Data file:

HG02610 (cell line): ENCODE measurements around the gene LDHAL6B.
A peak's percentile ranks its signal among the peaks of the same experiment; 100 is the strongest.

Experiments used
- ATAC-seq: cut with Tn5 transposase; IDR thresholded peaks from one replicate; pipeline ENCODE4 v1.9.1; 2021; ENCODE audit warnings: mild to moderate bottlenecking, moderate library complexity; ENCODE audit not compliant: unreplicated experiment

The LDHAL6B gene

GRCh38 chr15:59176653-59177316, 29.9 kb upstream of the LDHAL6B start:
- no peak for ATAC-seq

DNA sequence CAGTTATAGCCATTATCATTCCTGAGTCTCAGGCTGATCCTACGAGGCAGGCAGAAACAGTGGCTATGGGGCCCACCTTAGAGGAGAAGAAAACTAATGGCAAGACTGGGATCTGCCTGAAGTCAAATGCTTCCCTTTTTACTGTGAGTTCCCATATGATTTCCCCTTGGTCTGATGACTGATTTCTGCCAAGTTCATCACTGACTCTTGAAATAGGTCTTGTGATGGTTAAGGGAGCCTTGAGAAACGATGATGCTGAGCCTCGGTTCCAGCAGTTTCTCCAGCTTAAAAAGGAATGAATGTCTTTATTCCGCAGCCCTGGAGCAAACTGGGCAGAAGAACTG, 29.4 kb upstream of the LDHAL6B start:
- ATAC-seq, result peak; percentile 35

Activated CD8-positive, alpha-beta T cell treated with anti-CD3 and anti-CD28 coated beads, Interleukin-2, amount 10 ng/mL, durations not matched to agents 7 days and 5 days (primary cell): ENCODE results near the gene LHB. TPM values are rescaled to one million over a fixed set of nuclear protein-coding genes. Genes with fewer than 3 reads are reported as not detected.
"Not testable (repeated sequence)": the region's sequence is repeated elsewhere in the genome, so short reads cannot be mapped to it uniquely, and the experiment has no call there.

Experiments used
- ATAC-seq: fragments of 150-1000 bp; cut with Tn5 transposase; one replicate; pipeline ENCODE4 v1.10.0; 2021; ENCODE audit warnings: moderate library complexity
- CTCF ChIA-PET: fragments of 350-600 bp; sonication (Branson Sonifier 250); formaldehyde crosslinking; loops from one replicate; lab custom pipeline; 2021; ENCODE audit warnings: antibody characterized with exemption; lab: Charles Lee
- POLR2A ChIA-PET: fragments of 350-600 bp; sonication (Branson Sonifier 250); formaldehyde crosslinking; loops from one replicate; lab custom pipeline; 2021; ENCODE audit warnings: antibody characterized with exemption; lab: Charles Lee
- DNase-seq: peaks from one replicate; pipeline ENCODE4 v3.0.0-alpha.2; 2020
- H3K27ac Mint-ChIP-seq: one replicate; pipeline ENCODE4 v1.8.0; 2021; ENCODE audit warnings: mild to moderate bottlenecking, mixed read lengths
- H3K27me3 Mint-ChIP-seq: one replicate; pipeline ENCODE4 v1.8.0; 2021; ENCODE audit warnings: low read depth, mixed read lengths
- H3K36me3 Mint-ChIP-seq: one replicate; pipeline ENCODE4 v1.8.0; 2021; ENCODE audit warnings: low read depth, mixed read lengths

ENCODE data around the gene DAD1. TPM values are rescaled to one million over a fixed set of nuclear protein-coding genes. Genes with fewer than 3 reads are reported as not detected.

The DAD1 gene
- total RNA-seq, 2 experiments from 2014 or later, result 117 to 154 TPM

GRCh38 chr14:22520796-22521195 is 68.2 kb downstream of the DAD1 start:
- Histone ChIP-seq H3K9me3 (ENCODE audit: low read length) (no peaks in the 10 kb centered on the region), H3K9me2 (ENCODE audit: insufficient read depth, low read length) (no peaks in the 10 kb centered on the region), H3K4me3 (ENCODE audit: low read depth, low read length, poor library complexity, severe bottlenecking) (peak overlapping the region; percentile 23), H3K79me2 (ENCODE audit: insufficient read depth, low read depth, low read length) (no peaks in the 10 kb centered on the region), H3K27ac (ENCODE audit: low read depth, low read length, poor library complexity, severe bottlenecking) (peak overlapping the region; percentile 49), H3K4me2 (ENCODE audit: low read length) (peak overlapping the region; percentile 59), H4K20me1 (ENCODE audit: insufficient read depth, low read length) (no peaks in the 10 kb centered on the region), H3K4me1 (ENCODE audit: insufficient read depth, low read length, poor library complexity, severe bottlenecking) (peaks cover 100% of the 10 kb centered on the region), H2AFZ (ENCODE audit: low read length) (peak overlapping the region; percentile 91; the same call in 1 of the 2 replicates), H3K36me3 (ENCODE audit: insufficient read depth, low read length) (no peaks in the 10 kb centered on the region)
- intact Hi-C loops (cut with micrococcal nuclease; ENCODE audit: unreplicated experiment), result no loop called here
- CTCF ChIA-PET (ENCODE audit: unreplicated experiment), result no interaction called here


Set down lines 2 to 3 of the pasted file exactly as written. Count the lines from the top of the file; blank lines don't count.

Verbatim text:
A peak's percentile ranks its signal among the peaks of the same experiment; 100 is the strongest.

Experiments used